1 week old EE sitting down alot


10 Years
Apr 26, 2009
North Berwick Maine
I have a one old Easter Egger who is sitting down alot. She jumps up and runs for food, water, or to avoid the larger Buff Orp. She looks normal in every other way. Does this sound like a problem? I can try to get some video.
As long as she is eating and drinking and walks alright when she is up i would think she is just content. Keep an eye on her though. Good Luck
I agree that this could be normal behavior. She may be more active as she gets older. After all, one week old is just a baby and they do need a lot of rest and sleep.

We have a barred rock that would lay down on her stomach and stretch her neck out and fall asleep while others stepped on and around her. Now she is the first one to jump in our lap, stretch out her neck and fall asleep, enjoying our company.

Be thankful you have a nice quiet chick. As long as she is eating and drinking she is probably fine.
Thanks! I'm nervous everytime they do something that doesn't seem totally normal. Another question. My Orpington is much bigger than the other chicks and is bossing the others around. She is probably 2 weeks old while the others are 1 week. If she is really a HE, when should I expect to see a comb? She has a little nubby tail already. I got them from the feed store but I think they were hatchery sexed by Meyers.
Behavior does not indicate gender. Some of the sweetest birds turn into roosters while aggressive ones can be dominate hens. Because your BO is larger and older, it may just be expressing dominance.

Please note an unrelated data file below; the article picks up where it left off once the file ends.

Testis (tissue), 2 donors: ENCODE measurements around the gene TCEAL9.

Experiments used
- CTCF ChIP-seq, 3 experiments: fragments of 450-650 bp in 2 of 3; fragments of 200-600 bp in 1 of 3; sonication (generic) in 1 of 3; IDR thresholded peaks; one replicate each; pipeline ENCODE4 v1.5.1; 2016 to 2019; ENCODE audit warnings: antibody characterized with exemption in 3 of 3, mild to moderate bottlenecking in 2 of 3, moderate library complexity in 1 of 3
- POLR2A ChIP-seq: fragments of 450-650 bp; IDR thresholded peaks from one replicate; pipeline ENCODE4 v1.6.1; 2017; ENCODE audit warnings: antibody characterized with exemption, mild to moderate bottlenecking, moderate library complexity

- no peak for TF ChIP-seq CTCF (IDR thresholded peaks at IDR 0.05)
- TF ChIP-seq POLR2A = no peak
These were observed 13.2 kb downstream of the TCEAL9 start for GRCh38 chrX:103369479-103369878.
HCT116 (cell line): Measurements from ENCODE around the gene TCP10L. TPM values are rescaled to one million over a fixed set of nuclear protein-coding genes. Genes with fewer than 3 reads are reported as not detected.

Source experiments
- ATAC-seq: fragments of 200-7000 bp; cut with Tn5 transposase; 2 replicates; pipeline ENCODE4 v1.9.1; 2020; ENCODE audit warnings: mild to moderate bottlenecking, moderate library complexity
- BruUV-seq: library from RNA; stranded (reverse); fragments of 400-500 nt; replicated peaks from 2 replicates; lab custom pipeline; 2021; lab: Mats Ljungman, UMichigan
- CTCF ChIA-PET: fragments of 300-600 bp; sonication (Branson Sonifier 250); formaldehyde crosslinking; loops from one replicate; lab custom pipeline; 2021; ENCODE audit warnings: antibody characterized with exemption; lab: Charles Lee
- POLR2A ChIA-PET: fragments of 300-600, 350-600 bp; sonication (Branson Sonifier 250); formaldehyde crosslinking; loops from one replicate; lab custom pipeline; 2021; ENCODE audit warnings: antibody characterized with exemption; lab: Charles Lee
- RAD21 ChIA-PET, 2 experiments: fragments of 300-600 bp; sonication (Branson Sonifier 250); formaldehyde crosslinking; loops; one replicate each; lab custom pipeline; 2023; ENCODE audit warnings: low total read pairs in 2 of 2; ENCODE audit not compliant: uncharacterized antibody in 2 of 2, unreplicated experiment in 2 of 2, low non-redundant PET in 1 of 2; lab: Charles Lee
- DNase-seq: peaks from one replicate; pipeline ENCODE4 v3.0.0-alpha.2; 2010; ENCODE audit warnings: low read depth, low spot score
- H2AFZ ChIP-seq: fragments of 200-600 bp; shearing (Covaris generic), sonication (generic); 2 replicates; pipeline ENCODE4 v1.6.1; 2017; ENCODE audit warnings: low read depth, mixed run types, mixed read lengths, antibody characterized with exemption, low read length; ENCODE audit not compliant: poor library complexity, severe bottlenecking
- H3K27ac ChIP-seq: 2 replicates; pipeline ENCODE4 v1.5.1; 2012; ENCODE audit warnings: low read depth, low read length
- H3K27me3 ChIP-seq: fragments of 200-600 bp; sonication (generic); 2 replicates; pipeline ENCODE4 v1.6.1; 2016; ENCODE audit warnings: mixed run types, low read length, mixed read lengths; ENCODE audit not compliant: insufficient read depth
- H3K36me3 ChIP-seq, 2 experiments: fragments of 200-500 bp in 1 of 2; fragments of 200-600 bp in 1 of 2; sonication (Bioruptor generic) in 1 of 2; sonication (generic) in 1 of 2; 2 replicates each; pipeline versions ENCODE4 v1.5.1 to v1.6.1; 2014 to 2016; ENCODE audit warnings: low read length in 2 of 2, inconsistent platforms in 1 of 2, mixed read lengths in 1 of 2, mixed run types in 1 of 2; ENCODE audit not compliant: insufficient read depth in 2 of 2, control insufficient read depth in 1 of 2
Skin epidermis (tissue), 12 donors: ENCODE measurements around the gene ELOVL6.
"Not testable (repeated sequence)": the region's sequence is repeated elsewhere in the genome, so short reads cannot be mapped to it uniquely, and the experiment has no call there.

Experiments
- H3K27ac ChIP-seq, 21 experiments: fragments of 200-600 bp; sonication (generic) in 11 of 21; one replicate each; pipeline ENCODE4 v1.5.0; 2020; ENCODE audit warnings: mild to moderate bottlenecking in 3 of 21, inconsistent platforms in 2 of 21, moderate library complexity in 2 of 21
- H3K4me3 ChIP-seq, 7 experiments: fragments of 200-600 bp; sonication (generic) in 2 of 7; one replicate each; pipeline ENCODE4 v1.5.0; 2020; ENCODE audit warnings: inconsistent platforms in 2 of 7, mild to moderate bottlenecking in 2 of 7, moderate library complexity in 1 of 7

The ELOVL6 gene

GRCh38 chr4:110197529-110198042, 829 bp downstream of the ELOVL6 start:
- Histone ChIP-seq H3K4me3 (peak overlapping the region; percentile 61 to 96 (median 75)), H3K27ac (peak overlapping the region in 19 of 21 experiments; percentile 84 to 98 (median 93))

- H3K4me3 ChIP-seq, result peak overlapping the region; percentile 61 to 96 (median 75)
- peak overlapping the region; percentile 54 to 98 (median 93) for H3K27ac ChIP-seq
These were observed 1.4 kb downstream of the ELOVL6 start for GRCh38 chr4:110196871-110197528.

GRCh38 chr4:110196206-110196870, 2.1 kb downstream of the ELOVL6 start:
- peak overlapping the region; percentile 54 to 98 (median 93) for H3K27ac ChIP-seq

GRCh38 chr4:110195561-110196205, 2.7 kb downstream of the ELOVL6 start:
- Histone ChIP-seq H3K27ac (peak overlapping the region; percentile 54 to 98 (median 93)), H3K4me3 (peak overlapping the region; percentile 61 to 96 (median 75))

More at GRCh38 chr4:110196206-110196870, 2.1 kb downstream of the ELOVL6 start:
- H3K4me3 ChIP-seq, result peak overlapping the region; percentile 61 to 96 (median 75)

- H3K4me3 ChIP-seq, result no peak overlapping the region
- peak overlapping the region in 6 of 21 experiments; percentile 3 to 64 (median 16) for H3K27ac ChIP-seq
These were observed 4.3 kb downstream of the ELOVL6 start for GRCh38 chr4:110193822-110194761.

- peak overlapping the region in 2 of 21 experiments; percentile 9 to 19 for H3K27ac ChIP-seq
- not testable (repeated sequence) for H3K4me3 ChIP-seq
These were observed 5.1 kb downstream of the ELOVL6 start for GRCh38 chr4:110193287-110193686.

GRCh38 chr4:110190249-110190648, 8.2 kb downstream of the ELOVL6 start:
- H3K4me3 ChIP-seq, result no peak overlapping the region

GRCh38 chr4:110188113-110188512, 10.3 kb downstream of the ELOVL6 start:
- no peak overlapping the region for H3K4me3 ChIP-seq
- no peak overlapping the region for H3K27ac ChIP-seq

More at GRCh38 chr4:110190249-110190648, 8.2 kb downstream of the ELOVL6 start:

Here is something that might help you when your chicks reach 4 weeks of age, an age when they begin showing a difference in features.

According to UC Davis Veterinary Care Program.
2. Physical Characteristics (4-6 weeks of age)
a. Comb – The cockerels comb is medium size and pinkish, the pullets is small and yellowish.
b. Legs – The cockerel’s legs are sturdy and long, the pullets are finer and shorter.
c. Tail – The cockerel’s tail is stumpy and curved, the pullets is longer and straight.
d. Back – The cockerel has a thin line of stub feathers down the center of his back, the pullet has more advanced feathering along the center of her back.
e. Side of neck, flank and crop – The feathering in the cockerel in these areas is poorly advanced, the pullets feathering in these areas is well advanced.
f. Wing bows – In the cockerel the wing bows are bare, in pullets the wing bows are covered with small feathers.

I used this at five weeks and it looked like all were pullets even though one was very aggressive toward other chicks. They turned out to all be hens and "meanie" is getting less aggressive as she ages.
Good luck with your chicks. You will be an expert by the time they lay eggs!

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